Principal of the Year Gary Jensen honored by Lakeview school board


By Mike Taylor • Last Updated 9:46 am on Wednesday, May 14, 2014

 

Lakeview High School Principal Gary Jensen, left, received congratulations from Michigan Association of Secondary School Principals Associate Director Colin Ripmaster at Monday night’s Lakeview school board meeting. Jensen recently won the MASSP’s Principal of the Year Award for Michigan.

LAKEVIEW — Lakeview High School Principal Gary Jensen took center stage at Monday evening’s meeting of the Lakeview Community Schools Board of Education.

Jensen learned earlier this month he had taken top honors in this year’s Principal of the Year competition. The award is presented annually by the Michigan Association of Secondary School Principals (MASSP).

At Monday’s meeting, Jensen’s achievement was recognized by board members and Colin Ripmaster, associate director of the MASSP.

“(Jensen) is a worthy candidate for this honor,” Ripmaster said. “After being thrust into the principal’s position we saw he had a special gift for rebuilding. In large part it’s because of Gary’s leadership that this school turned around in just three short years.”

When Jensen took the principal’s post, the high school was performing so poorly in state standardized testing that it had been categorized as an “at risk” school. In the past three years, under Jensen’s leadership, the school has become not only a model school, but one of the highest performing.

School Board President Edward Jonaitis praised Jensen for his efforts.

“On behalf of the board, we’re pretty impressed that our high school three years ago was one of the lowest achieving schools and now it’s one of the highest in our ISD (intermediate school district),” Jonaitis said.

For his part, Jensen gives credit for the school’s turnaround to his staff, both teachers and fellow administrators.

“I give all the credit to my team,” Jensen said.

Ripmaster noted that Jensen will represent the entire state on the national level at the Principal of the Year competition. Ripmaster added that he considered Jensen and “educational visionary.”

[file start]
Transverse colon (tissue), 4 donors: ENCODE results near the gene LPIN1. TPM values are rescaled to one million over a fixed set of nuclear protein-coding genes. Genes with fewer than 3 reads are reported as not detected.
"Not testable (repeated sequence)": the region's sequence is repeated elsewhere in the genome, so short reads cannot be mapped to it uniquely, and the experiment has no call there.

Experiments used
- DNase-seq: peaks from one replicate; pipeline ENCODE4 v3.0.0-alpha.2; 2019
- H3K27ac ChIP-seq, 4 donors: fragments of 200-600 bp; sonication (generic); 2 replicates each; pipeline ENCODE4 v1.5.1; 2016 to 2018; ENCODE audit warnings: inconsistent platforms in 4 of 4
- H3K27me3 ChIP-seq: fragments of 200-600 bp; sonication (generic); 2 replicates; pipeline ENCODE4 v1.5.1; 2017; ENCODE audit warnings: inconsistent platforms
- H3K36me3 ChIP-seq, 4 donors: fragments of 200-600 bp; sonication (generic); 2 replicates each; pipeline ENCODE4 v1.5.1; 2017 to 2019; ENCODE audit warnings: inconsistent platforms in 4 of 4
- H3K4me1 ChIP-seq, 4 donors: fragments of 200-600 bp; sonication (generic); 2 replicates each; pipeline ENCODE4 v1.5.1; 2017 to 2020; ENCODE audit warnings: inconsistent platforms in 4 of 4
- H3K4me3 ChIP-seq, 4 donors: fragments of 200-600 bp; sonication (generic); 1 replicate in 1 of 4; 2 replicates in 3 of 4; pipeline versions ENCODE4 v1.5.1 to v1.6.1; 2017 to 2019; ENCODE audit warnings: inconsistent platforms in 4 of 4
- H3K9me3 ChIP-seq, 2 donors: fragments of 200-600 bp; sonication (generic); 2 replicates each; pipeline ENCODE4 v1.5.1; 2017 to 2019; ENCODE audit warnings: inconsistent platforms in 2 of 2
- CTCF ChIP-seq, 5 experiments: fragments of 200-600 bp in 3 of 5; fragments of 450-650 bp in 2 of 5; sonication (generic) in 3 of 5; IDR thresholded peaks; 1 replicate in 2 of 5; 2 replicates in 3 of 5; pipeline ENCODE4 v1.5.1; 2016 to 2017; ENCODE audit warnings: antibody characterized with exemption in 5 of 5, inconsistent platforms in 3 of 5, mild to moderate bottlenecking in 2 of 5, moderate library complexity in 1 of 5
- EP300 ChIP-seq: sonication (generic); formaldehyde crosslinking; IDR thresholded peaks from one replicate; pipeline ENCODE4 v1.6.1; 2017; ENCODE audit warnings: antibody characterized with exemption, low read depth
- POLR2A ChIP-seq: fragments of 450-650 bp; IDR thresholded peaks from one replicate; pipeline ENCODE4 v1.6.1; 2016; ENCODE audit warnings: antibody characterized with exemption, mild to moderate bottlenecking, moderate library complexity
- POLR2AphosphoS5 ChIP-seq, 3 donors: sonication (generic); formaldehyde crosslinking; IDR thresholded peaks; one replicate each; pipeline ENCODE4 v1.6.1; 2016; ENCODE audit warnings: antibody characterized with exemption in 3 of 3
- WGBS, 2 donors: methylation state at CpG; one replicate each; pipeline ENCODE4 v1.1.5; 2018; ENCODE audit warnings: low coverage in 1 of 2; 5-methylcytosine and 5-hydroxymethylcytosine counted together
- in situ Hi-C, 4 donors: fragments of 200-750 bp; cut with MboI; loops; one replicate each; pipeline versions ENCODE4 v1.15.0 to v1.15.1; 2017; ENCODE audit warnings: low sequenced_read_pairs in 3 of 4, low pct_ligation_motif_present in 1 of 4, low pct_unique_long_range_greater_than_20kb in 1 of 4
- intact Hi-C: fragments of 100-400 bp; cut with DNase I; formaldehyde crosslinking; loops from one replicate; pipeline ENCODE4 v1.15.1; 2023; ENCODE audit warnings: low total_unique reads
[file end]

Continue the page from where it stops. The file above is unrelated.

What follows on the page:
“It was through his example that he has laid a strong foundation for growth and achievement,” Ripmaster said.

Board members also heard from high school teacher and student adviser Kim Simpson, who helps administer the Cool To Be Kind program at the high school. The program, as laid out by several of Simpson’s students, is designed to help foster a spirit of support and cooperation between students at the school.

Student members of the group try to come up with ideas to promote “good deeds” among the student body. In the past year, students have performed random good deeds such as standing outside school doors on Valentine’s Day handing out Hershey kisses and hugs. A similar event also was held on St. Patrick’s Day.

The group provides its own funding through sponsorship of activities such as dances and other activities.

Members have gone beyond the high school, taking their presentation to Lakeview Middle School, where they spoke with students there who will be entering high school next fall. The “ice breaker” presentation let middle school students know that there would be students at the high school willing to help them make the adjustment, both academically and socially.

“I’ve had the privilege to work with these guys,” Simpson said. “We look forward to making the climate even better here at Lakeview High School. It’s a great climate right now, but there are always ways you can improve.”

In other business, Hamlin noted that four school board positions will be up for grabs in the fall election — three for six-year terms and one for a four-year term.

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